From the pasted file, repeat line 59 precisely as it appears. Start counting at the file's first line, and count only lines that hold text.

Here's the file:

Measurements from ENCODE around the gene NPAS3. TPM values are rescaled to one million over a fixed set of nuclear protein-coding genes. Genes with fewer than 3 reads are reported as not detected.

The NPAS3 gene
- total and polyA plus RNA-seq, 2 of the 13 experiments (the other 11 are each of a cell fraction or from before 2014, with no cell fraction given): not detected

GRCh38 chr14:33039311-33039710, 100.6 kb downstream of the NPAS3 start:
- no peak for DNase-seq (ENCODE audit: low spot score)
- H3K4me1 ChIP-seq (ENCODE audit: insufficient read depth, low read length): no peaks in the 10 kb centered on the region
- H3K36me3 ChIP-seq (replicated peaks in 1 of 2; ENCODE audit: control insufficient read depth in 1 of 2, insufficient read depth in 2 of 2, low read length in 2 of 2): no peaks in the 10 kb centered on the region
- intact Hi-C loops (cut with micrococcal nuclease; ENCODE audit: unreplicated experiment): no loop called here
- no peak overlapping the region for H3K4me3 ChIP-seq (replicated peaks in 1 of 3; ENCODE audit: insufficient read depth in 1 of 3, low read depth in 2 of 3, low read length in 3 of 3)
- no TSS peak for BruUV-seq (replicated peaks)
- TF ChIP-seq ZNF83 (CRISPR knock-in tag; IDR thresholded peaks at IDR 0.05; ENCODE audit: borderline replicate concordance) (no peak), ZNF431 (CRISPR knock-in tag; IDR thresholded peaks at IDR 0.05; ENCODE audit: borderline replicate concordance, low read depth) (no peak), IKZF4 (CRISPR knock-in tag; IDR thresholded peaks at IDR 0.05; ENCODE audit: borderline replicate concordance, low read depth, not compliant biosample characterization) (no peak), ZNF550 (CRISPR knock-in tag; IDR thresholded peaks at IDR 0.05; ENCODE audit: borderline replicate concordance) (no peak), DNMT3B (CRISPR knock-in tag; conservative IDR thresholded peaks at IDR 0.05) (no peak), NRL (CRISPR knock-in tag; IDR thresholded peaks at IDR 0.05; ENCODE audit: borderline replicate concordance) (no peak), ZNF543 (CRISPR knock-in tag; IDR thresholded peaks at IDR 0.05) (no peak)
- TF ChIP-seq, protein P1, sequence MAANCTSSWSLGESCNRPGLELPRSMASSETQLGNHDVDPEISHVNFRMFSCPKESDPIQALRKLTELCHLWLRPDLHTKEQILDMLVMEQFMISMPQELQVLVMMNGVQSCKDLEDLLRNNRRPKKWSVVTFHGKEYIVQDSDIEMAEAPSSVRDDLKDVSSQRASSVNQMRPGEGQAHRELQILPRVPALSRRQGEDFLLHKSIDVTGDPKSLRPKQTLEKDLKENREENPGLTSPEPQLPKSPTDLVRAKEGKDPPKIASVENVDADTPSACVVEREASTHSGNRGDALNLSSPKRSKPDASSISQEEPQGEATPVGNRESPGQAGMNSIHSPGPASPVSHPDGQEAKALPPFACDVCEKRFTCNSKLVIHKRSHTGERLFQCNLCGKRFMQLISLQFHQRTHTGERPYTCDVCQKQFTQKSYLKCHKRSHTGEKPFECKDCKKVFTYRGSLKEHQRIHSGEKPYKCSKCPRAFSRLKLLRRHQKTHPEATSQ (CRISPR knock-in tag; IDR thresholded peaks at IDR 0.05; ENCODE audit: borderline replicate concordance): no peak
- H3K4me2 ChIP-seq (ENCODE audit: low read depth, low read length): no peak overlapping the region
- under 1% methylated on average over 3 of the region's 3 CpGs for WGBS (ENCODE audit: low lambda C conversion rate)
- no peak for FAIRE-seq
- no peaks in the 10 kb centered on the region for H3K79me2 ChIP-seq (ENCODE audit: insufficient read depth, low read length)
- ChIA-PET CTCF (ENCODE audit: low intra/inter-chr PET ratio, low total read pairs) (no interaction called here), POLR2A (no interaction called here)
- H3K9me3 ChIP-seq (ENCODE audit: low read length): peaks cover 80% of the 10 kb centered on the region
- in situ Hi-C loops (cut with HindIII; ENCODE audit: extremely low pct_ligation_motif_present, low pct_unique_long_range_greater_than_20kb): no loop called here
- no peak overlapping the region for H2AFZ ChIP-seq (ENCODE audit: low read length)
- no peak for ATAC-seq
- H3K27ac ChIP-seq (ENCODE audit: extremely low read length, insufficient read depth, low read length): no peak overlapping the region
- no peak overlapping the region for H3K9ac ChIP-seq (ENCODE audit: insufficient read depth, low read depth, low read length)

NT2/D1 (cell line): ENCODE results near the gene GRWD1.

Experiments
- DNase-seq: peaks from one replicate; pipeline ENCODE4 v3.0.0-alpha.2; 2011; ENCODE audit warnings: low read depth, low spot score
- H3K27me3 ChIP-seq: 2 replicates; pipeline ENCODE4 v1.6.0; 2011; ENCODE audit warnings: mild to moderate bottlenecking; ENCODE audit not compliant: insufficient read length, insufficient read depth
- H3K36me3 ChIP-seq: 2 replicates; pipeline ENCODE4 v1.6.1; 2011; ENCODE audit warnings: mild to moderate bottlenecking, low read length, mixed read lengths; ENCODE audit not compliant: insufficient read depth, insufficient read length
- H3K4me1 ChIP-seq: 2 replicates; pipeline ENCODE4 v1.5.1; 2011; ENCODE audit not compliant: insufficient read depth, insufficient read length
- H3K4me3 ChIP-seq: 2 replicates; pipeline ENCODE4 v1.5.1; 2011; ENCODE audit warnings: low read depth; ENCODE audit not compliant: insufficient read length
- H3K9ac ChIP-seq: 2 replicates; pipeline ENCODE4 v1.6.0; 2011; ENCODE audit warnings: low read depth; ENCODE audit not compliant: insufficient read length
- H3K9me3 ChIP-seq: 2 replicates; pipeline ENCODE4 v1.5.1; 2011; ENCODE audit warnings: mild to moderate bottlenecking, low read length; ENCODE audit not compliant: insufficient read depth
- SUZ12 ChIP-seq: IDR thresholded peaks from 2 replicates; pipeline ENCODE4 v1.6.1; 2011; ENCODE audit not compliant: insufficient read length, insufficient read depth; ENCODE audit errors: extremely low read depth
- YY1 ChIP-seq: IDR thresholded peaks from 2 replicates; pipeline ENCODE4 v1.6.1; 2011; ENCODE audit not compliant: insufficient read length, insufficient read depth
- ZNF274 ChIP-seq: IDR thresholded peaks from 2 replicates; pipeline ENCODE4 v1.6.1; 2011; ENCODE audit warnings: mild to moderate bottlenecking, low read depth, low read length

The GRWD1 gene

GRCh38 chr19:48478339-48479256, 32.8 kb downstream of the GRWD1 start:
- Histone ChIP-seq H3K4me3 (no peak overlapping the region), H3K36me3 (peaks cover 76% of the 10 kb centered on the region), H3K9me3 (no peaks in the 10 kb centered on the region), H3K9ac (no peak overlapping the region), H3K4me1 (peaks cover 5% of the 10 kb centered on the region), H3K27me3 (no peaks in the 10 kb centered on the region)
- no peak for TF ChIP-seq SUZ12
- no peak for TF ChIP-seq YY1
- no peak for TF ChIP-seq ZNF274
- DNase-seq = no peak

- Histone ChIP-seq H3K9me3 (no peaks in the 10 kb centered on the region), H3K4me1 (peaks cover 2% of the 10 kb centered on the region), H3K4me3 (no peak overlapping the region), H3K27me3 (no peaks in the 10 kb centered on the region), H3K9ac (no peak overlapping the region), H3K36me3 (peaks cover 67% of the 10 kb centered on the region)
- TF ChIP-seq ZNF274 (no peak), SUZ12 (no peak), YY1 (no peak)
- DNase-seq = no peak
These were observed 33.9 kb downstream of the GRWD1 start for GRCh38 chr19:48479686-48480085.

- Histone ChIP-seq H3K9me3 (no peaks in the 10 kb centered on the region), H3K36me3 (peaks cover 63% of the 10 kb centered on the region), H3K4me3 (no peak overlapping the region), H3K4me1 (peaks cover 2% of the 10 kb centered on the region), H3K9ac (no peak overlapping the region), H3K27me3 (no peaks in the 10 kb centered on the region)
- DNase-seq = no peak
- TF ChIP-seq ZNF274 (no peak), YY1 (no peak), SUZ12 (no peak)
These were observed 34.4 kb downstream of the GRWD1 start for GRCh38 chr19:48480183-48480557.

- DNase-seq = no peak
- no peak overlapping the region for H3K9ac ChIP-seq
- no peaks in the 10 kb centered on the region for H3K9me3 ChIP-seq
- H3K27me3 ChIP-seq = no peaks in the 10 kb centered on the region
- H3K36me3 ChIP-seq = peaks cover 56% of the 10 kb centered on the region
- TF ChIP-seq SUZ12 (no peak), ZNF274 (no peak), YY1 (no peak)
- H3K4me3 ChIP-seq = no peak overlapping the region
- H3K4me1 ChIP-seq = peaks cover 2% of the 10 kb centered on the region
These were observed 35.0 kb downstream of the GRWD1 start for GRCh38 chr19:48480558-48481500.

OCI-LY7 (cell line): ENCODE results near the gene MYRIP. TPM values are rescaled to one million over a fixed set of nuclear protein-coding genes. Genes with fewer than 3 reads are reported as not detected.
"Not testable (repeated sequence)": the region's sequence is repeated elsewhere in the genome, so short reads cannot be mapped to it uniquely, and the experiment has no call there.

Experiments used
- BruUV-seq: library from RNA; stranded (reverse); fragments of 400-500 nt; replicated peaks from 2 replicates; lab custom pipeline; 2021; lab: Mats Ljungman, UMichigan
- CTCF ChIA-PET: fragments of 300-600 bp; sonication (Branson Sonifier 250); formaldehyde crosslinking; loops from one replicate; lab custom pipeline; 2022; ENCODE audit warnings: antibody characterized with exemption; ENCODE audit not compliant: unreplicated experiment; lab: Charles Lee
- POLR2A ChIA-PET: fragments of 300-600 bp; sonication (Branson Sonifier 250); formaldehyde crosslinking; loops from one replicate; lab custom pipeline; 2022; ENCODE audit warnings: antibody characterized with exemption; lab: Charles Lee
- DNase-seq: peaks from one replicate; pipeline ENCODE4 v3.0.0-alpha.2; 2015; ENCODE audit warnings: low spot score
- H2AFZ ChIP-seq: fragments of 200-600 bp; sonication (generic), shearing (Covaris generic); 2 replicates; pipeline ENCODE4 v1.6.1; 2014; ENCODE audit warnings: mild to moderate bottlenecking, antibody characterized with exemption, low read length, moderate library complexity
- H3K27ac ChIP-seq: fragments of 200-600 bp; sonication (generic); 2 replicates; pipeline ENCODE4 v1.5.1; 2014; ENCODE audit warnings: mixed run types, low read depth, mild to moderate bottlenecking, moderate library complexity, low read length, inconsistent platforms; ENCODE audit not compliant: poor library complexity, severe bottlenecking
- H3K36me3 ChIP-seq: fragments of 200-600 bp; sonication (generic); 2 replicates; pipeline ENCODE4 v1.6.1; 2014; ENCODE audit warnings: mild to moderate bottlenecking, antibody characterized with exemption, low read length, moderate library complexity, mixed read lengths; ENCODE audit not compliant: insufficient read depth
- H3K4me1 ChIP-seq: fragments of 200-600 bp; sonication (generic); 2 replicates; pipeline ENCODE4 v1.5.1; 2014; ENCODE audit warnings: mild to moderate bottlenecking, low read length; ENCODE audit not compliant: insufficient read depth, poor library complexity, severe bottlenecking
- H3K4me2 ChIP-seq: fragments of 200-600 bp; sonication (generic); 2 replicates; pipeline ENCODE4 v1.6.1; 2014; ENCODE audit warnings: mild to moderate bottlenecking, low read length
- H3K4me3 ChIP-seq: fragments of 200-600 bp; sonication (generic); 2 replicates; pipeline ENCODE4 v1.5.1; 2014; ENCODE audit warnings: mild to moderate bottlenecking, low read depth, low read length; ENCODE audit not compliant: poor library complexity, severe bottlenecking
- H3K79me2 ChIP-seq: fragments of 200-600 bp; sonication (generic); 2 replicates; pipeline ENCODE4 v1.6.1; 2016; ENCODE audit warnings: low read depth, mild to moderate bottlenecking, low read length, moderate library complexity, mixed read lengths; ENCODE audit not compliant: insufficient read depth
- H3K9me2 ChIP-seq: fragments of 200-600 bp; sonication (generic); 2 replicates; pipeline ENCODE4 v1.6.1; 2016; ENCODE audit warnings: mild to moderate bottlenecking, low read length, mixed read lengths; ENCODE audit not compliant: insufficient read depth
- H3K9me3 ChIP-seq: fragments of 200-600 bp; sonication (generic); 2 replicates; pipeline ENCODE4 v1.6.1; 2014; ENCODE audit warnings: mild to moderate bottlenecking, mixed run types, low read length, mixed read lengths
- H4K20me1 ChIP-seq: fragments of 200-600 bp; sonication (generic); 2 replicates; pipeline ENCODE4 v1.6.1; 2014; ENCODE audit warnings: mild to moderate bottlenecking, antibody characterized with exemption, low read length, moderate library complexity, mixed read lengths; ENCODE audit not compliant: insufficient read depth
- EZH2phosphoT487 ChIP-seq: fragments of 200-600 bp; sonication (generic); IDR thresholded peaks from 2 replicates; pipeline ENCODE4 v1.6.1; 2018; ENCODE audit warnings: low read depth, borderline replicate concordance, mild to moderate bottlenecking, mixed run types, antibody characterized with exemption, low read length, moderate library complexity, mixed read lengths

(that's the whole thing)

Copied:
These were observed 35.0 kb downstream of the GRWD1 start for GRCh38 chr19:48480558-48481500.